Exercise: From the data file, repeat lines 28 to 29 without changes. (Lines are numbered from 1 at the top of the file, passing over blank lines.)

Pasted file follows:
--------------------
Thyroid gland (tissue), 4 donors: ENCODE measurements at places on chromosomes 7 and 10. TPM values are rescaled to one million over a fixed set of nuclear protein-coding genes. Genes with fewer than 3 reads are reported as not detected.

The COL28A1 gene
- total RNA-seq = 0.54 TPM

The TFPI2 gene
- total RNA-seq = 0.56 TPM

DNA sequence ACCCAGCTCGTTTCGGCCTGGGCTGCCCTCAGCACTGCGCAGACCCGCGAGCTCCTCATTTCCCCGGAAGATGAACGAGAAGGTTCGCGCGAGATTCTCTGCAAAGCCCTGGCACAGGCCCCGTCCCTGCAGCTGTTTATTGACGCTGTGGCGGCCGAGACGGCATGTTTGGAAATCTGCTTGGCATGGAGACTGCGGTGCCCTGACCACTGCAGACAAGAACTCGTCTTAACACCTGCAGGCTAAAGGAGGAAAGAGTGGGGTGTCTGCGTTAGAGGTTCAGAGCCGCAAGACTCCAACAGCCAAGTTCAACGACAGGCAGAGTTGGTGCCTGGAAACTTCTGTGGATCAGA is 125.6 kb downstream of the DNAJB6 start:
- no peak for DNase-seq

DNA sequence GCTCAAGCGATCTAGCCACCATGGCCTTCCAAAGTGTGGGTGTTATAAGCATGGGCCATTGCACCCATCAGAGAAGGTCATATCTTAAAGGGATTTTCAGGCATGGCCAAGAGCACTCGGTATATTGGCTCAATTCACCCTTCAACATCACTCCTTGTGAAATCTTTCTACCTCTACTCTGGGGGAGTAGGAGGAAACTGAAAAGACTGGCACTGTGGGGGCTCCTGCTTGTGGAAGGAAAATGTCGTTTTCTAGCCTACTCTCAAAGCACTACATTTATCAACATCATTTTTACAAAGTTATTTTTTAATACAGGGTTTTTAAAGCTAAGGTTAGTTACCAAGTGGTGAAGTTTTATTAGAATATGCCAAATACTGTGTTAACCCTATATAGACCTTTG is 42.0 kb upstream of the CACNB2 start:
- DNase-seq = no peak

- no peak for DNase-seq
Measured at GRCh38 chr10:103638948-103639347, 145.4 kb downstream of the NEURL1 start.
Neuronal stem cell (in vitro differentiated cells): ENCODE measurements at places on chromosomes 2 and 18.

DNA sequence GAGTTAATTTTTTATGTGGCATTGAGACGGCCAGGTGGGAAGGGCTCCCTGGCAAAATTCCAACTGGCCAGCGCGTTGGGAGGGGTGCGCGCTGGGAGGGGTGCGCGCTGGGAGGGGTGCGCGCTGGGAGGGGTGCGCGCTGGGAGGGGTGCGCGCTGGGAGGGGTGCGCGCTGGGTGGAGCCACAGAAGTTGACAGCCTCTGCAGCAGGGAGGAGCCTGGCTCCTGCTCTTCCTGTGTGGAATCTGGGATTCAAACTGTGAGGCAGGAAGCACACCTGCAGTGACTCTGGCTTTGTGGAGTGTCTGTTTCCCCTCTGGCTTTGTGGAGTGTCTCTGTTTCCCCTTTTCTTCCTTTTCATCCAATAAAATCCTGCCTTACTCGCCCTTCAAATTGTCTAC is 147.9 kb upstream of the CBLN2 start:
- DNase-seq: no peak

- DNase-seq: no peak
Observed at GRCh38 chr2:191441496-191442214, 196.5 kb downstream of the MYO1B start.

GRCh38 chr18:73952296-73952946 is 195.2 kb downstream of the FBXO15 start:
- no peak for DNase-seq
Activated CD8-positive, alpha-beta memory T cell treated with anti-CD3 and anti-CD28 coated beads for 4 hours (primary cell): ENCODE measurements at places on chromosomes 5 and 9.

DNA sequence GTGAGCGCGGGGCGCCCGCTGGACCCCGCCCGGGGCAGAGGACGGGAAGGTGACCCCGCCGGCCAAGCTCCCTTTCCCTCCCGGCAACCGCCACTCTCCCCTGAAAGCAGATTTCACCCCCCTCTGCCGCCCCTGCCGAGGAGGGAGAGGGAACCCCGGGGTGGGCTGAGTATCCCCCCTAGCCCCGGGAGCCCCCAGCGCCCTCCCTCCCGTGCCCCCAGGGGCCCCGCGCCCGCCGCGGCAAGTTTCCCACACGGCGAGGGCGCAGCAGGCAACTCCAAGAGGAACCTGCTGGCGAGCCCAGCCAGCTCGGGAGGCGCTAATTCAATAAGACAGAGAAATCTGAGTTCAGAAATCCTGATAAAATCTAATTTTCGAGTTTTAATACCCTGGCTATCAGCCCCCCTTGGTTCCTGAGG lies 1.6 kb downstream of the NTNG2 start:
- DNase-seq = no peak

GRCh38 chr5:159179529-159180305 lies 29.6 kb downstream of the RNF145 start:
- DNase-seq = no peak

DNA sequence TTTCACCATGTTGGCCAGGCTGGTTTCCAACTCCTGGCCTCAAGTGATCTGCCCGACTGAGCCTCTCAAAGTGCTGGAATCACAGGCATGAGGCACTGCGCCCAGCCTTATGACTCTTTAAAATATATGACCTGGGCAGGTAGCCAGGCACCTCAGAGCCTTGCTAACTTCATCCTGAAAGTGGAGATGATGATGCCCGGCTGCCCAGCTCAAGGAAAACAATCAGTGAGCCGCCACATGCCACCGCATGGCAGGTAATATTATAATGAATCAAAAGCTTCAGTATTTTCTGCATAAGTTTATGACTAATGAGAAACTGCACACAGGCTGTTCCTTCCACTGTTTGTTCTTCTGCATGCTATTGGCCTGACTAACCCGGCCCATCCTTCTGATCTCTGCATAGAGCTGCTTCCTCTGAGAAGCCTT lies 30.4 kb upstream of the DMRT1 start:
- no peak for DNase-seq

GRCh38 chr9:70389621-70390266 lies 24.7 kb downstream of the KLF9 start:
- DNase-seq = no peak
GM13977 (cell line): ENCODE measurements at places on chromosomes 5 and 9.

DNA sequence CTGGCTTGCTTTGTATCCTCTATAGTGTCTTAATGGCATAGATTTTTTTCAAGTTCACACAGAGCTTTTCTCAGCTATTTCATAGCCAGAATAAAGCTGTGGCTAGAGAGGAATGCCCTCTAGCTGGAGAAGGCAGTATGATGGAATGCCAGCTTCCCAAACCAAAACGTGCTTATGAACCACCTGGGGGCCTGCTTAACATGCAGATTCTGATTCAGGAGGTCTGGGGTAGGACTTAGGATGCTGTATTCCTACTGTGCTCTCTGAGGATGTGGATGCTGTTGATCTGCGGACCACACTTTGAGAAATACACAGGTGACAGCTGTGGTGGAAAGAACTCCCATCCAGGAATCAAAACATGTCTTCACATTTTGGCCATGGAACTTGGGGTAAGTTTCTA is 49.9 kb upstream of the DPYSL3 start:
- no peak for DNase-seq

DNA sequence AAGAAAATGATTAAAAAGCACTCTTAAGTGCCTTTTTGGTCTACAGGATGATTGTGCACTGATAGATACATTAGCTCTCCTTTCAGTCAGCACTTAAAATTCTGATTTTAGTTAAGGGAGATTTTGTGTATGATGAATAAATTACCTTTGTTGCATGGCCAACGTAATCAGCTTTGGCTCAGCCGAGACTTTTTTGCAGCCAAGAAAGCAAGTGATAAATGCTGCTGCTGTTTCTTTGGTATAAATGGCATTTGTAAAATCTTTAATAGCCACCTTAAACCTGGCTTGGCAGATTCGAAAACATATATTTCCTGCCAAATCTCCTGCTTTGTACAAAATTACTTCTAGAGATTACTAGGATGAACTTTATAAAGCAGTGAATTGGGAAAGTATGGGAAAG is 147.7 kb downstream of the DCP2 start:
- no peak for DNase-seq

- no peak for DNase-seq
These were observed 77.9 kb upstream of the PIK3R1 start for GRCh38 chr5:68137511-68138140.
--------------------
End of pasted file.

GM13977 (cell line): ENCODE measurements at places on chromosomes 5 and 9.

DNA sequence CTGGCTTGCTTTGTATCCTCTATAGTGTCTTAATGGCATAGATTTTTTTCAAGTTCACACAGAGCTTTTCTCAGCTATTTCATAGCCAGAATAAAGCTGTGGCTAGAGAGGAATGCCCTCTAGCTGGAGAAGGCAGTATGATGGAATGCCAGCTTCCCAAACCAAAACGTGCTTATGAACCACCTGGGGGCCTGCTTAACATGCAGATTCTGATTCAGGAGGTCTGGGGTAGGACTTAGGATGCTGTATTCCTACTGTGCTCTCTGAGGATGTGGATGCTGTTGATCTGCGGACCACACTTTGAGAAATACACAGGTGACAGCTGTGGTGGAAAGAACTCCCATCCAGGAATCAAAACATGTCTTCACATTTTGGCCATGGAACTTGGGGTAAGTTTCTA is 49.9 kb upstream of the DPYSL3 start: